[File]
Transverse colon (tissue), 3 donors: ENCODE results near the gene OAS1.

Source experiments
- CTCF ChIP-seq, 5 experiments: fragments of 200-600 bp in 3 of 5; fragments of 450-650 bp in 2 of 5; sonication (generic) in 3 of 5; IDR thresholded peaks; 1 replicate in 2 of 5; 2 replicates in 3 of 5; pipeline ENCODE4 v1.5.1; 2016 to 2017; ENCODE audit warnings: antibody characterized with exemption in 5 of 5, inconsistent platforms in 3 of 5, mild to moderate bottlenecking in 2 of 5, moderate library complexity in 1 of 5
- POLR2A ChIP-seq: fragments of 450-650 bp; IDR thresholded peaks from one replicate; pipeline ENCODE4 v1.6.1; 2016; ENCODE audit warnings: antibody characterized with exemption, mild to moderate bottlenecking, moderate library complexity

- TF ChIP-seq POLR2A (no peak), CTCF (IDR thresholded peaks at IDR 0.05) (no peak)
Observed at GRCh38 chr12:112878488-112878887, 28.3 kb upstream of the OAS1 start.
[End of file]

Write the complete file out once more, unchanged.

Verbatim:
Transverse colon (tissue), 3 donors: ENCODE results near the gene OAS1.

Source experiments
- CTCF ChIP-seq, 5 experiments: fragments of 200-600 bp in 3 of 5; fragments of 450-650 bp in 2 of 5; sonication (generic) in 3 of 5; IDR thresholded peaks; 1 replicate in 2 of 5; 2 replicates in 3 of 5; pipeline ENCODE4 v1.5.1; 2016 to 2017; ENCODE audit warnings: antibody characterized with exemption in 5 of 5, inconsistent platforms in 3 of 5, mild to moderate bottlenecking in 2 of 5, moderate library complexity in 1 of 5
- POLR2A ChIP-seq: fragments of 450-650 bp; IDR thresholded peaks from one replicate; pipeline ENCODE4 v1.6.1; 2016; ENCODE audit warnings: antibody characterized with exemption, mild to moderate bottlenecking, moderate library complexity

- TF ChIP-seq POLR2A (no peak), CTCF (IDR thresholded peaks at IDR 0.05) (no peak)
Observed at GRCh38 chr12:112878488-112878887, 28.3 kb upstream of the OAS1 start.